Calculating ROI should be customized for each business context and should be tweaked as that context changes. As the market evolves, so should our ways of evaluating our performance as marketers — especially since we are not always in control of what sales do or doesn’t do with our leads. Aligning marketing and sales is a critical element that is often talked about, but frequently ignored or brushed off as being too time-consuming. Requiring sales feedback on each and every lead may be tedious, but it’s absolutely necessary if true ROI is ever going to occur. (Although, I would certainly argue that differences between sales agents is another area that needs to be looked at in-depth since not all salespeople are created equal.)
In order to optimize the way we calculate ROI, we need to change our thought process. Here are some questions that you should ask yourself when creating a customized formula for your business:
- How many net-new prospects engaged with your content last year? Is this number on the rise, or is it decreasing? Out of those net-new prospects, how many engaged repeatedly? Is social selling part of your outreach plan? If so, how many sales meetings did you confirm via this channel?
- If account-based marketing is part of your strategy, how many decision-makers within your list of priority accounts have you been able to opt-in? How many have responded positively to your outreach? Have you gathered marketing intelligence on the accounts themselves that can help you with your marketing messaging?
- If social media presence is important to you, how many new in-target followers do you have? What is your typical post reactivity rate? How many inbound inquiries have you gotten as a result of your online (paid and organic) strategy?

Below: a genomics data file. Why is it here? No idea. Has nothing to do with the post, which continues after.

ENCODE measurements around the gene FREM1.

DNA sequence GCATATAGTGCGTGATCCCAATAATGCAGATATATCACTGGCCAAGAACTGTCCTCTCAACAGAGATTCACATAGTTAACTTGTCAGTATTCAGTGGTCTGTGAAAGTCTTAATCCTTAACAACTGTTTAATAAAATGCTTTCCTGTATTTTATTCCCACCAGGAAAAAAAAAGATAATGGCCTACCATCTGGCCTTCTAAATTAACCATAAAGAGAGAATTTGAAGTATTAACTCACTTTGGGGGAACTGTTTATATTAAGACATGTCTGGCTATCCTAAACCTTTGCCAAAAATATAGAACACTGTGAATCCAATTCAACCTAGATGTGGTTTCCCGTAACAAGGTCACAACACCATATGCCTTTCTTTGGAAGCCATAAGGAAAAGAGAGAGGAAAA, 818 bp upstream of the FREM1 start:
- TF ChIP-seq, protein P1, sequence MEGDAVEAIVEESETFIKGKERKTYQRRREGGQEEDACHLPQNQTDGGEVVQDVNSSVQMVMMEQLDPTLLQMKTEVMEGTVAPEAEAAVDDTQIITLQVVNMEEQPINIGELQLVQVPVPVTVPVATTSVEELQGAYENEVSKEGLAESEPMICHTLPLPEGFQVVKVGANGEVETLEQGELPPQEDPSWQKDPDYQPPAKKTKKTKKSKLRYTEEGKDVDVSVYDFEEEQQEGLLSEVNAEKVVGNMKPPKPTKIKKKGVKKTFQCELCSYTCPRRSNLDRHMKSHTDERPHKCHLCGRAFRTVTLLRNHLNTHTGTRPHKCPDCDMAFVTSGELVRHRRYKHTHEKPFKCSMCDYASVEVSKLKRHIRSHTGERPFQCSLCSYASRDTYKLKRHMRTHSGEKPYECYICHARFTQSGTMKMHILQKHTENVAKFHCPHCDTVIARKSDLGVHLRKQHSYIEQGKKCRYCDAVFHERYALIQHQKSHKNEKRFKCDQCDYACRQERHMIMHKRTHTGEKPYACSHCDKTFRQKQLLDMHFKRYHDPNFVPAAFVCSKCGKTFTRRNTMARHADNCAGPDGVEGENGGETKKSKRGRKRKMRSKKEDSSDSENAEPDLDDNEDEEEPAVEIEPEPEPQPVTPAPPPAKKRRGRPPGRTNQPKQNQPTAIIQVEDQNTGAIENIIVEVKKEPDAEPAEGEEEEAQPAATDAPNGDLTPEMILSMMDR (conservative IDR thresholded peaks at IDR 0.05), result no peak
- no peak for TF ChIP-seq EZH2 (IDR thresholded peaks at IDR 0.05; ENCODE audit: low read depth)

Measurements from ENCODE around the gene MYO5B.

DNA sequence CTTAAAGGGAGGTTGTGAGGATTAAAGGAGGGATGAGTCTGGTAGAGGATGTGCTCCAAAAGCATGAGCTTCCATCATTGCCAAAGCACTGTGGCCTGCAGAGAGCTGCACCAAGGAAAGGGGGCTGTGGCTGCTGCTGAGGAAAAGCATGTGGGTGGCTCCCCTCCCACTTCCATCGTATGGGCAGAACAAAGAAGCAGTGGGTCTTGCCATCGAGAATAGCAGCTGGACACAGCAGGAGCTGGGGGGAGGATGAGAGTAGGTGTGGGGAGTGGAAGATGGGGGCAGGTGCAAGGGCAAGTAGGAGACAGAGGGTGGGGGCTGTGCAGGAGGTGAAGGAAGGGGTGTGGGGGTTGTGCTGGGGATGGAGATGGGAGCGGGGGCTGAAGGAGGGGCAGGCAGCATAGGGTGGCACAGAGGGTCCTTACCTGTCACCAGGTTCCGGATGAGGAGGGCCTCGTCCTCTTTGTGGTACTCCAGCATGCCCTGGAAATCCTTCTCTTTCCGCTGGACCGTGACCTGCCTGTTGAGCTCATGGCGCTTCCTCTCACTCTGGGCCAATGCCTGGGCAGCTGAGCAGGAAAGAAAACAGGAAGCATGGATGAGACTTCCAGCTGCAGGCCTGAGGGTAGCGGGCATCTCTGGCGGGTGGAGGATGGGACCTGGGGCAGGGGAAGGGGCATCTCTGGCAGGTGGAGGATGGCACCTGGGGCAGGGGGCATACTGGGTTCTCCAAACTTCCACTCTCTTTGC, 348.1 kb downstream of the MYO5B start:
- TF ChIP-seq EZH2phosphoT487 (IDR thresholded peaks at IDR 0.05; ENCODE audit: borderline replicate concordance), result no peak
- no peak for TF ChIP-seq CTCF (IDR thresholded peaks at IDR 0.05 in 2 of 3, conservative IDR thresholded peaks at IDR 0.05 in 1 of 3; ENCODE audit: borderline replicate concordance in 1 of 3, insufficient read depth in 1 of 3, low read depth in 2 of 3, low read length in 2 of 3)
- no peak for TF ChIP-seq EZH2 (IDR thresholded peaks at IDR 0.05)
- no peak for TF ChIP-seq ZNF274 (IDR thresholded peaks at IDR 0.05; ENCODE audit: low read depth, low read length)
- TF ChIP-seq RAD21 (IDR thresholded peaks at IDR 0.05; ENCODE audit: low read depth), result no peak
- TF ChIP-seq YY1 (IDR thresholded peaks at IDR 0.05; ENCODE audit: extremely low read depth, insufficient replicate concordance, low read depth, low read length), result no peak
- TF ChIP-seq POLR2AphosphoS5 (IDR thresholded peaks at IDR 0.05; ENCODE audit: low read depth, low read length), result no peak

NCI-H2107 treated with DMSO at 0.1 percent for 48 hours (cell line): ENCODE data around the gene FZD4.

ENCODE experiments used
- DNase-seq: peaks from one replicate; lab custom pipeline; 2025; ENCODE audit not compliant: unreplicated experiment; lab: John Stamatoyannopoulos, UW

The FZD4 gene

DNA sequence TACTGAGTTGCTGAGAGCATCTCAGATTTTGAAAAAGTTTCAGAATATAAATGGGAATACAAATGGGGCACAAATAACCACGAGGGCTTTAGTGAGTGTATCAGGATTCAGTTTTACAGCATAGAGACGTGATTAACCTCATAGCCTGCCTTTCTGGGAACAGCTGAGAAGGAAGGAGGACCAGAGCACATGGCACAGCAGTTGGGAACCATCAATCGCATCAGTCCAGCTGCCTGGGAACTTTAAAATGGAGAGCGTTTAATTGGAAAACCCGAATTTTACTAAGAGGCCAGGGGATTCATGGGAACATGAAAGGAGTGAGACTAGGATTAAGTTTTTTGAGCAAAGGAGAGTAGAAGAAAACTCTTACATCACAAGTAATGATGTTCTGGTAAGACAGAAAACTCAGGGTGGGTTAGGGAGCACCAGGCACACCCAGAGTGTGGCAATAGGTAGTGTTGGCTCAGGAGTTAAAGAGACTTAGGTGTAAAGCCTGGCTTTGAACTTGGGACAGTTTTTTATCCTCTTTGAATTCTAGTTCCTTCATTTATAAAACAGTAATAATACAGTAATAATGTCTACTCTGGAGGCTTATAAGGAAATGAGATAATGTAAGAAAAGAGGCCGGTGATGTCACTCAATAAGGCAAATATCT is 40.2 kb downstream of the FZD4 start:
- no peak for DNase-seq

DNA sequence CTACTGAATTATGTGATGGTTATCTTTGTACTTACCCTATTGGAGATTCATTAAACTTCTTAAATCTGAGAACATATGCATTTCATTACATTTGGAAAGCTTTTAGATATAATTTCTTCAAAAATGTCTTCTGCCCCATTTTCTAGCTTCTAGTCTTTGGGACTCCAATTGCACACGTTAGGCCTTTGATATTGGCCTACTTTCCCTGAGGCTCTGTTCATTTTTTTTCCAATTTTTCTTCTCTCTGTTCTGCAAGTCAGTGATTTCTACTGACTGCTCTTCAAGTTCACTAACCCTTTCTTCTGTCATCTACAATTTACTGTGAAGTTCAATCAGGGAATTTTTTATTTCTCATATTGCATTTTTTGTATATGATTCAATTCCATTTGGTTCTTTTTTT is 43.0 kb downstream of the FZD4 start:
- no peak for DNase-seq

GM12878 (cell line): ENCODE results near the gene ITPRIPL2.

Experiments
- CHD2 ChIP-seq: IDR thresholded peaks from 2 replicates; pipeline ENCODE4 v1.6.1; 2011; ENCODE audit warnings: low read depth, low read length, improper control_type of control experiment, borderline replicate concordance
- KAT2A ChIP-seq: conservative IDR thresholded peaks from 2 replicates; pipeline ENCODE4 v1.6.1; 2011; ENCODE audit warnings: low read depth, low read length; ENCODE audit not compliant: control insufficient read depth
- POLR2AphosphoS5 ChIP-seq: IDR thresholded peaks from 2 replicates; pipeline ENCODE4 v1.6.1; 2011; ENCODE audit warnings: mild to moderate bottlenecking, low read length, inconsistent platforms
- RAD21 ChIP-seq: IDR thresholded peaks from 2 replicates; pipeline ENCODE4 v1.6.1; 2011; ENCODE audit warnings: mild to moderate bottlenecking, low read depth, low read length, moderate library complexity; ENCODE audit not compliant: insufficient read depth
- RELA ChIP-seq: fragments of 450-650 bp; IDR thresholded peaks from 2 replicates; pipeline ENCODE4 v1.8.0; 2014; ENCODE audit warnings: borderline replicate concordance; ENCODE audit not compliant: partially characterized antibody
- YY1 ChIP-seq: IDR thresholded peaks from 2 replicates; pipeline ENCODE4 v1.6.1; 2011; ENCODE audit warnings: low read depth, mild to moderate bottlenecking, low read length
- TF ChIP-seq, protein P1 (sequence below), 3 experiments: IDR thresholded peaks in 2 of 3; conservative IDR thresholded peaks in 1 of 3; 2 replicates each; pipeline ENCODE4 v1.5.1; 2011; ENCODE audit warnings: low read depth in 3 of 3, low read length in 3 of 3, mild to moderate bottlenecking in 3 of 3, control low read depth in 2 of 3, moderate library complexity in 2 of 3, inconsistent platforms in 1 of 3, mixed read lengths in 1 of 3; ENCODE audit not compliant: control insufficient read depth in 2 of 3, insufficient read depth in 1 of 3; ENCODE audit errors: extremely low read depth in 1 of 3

- Do you conduct win-loss interviews as part of your sales process? What actionable insights have you been able to gather in doing so?
- Have you ever performed a customer satisfaction survey? How do you stay in touch with your customer base to ensure their fidelity? How do you encourage your clients to recommend you to other potential users?
Calculating ROI is not a simple affair, which is why it is so important to resist the tendency to oversimply it! By seeing the bigger picture (and showing it regularly to your boss) you should be able to get support for building a pipeline across channels that is valued in and of itself regardless of direct (traditional) ROI calculation methods. By using a combination of key performance indicators that you have determined for each channel, you can see where the results are satisfactory, and where they need improvement.